THE PATIENT’S EYES   By David Pirie (BBC Murder Rooms)  The dark beginnings of Sherlock Holmes.  In Arthur Conan Doyle’s first medical practice he meets Heather Grace.  She has a strange eye complaint, and sees visions of a phantom cyclist.  Paperback, 2001.

THE CASE OF THE BAKER STREET IRREGULARS   By Anthony Boucher.  Sherlock Holmes aficionados object when a Hollywood studio announces plans to film a Conan Doyle classic.  Paperback, 1940.

MRS HUDSON & THE SPIRITS’ CRUISE   By Martin Davies.  Mrs Hudson uses her inimitable common sense and formidable personality to help a young man who fears he is under a Sumatran curse.  Paperback, 2004.

SHERLOCK HOLMES VS DRACULA   By Loren D Estleman.  Sherlock Holmes and Dr Watson are baffled when a ship is discovered adrift.  The crew have vanished, and the murdered captain is lashed to the wheel.  The only living thing on board is a fierce black dog.  Soon the duo find themselves on the trail of Count Dracula.  Paperback, 1978.

THE MANDALA OF SHERLOCK HOLMES – THE MISSING YEARS   Edited by Jamyang Norbu.  Holmes’ exploits in India and Tibet during The Great Hiatus.  Hardback, 1999.  (Librarian’s note – I obtained this book from Welshpool library a few months ago, and a review appeared in a recent issue of The Baker Street Bugle)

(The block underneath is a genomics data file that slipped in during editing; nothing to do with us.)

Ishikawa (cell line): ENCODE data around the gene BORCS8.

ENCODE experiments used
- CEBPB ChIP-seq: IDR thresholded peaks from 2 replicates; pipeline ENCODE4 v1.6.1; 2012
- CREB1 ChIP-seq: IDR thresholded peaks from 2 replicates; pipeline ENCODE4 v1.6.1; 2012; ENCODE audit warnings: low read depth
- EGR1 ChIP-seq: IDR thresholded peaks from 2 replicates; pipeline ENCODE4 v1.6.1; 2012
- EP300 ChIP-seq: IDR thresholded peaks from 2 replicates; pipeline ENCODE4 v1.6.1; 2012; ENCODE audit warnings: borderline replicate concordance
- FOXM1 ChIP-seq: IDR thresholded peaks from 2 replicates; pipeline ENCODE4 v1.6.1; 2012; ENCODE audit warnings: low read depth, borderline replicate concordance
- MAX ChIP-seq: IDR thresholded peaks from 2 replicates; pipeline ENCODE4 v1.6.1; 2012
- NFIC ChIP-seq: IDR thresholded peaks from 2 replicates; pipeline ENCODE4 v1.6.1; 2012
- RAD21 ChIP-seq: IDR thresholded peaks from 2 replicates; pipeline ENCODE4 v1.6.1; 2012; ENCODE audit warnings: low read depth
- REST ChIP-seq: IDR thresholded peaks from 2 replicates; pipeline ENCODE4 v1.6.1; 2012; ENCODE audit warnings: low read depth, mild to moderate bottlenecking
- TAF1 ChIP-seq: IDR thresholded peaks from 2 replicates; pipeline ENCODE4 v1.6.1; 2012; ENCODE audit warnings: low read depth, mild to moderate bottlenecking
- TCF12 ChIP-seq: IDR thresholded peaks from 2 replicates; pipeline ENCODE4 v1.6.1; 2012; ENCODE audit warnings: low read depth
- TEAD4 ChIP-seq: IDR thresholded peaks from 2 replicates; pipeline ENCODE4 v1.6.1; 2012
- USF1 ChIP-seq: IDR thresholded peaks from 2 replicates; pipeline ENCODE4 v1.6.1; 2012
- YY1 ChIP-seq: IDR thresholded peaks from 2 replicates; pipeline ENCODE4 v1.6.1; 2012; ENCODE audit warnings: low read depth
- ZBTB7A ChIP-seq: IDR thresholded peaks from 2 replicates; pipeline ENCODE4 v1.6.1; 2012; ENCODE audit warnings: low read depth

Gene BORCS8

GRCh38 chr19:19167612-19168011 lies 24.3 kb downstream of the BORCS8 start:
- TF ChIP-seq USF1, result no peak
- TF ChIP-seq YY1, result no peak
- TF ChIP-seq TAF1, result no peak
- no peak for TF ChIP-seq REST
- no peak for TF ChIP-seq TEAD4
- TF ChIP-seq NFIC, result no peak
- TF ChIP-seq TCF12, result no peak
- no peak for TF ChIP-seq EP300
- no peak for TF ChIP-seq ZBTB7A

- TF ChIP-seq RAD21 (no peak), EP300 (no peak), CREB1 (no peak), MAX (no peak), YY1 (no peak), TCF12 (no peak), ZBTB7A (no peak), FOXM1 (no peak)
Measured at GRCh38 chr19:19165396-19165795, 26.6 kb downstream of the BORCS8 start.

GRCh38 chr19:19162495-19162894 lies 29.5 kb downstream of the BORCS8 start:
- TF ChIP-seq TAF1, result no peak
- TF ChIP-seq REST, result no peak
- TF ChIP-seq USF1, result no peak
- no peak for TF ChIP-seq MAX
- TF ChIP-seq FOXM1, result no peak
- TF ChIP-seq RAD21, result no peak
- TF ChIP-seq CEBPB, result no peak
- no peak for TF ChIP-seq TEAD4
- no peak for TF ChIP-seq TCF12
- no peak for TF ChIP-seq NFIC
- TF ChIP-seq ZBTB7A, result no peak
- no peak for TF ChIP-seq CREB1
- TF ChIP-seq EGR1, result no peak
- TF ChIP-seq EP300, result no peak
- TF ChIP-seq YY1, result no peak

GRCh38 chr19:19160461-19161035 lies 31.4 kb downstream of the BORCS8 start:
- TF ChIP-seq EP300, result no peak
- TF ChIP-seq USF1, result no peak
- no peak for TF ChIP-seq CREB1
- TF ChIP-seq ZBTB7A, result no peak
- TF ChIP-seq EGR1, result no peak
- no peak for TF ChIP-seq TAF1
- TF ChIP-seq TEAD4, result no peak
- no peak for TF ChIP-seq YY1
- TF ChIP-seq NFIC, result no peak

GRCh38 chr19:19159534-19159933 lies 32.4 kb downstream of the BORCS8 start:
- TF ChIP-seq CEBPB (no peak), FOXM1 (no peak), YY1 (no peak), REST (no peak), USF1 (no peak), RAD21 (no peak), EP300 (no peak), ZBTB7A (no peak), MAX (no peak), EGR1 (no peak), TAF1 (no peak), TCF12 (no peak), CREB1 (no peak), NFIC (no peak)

THE UNOPENED CASEBOOK OF SHERLOCK HOLMES   BBC Audio set of 3 CD’s, total running time 3 hours.  Simon Callow and Nicky Henson star as Holmes and Watson, with a full supporting cast, in six new stories by John Taylor.  Originally heard on BBC radio.  Surely a must for long car trips!

Paperback.  England’s Secret Weapon, The Wartime Films Of Sherlock Holmes, by Amanda J Field.  Published 2009, 250 pages.  The author explores the way Hollywood used Sherlock Holmes in a series of fourteen films, from The Hound Of The Baskervilles in 1939 to Dressed To Kill in 1946.  This is a very scholarly and studious book, incredibly detailed, not at all like the light reading which occupies most of the Deerstalkers library shelves.  Amanda Field is a film historian and  member of the Sherlock Holmes Society Of London.  She is also a long-standing volunteer at Portsmouth Museum, where she is helping to catalogue the world’s largest collection of Sherlock Holmes material.